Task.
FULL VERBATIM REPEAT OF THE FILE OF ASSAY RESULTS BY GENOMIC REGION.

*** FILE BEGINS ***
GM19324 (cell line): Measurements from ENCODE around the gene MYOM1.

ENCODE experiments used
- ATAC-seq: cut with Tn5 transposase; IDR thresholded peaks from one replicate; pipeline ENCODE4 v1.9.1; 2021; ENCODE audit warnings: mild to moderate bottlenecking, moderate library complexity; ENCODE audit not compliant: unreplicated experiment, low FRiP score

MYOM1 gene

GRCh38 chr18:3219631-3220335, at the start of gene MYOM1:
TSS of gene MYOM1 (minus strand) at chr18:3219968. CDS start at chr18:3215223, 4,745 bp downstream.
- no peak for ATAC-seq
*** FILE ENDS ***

GM19324 (cell line): Measurements from ENCODE around the gene MYOM1.

ENCODE experiments used
- ATAC-seq: cut with Tn5 transposase; IDR thresholded peaks from one replicate; pipeline ENCODE4 v1.9.1; 2021; ENCODE audit warnings: mild to moderate bottlenecking, moderate library complexity; ENCODE audit not compliant: unreplicated experiment, low FRiP score

MYOM1 gene

GRCh38 chr18:3219631-3220335, at the start of gene MYOM1:
TSS of gene MYOM1 (minus strand) at chr18:3219968. CDS start at chr18:3215223, 4,745 bp downstream.
- no peak for ATAC-seq